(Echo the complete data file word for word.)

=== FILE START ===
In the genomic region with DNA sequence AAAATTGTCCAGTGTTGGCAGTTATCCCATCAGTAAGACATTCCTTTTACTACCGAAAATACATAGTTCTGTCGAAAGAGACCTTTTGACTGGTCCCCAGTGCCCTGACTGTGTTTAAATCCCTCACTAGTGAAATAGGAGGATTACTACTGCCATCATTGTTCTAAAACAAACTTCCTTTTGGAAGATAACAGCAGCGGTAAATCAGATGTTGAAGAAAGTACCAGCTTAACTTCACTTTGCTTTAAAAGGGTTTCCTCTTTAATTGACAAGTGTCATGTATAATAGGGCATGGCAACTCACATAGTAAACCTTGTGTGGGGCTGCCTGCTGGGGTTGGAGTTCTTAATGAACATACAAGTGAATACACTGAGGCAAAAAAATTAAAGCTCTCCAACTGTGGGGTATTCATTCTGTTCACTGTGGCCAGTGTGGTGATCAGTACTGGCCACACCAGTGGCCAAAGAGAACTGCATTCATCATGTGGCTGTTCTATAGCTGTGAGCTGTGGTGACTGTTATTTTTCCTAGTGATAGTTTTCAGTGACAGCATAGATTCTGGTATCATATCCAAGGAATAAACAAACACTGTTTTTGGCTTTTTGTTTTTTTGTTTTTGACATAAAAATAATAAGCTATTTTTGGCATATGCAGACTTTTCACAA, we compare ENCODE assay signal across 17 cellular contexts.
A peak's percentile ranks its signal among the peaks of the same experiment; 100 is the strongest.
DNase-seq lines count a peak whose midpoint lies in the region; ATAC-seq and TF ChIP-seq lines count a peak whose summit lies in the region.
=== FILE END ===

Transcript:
In the genomic region with DNA sequence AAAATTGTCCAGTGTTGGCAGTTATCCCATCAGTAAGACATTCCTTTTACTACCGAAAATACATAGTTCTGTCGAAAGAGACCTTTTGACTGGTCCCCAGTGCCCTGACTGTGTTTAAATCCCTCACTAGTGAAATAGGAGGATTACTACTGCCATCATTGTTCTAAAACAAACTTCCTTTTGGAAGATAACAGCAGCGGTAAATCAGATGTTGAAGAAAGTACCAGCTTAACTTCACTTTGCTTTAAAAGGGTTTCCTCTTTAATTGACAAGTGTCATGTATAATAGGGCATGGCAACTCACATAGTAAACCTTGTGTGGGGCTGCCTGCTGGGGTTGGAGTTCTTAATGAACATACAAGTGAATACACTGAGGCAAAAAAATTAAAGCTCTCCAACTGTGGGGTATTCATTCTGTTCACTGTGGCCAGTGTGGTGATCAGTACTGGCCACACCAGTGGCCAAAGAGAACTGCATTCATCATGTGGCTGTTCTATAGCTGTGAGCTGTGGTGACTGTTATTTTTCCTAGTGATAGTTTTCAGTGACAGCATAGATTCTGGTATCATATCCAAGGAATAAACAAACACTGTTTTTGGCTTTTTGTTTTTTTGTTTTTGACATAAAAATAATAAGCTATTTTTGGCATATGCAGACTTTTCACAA, we compare ENCODE assay signal across 17 cellular contexts.
A peak's percentile ranks its signal among the peaks of the same experiment; 100 is the strongest.
DNase-seq lines count a peak whose midpoint lies in the region; ATAC-seq and TF ChIP-seq lines count a peak whose summit lies in the region.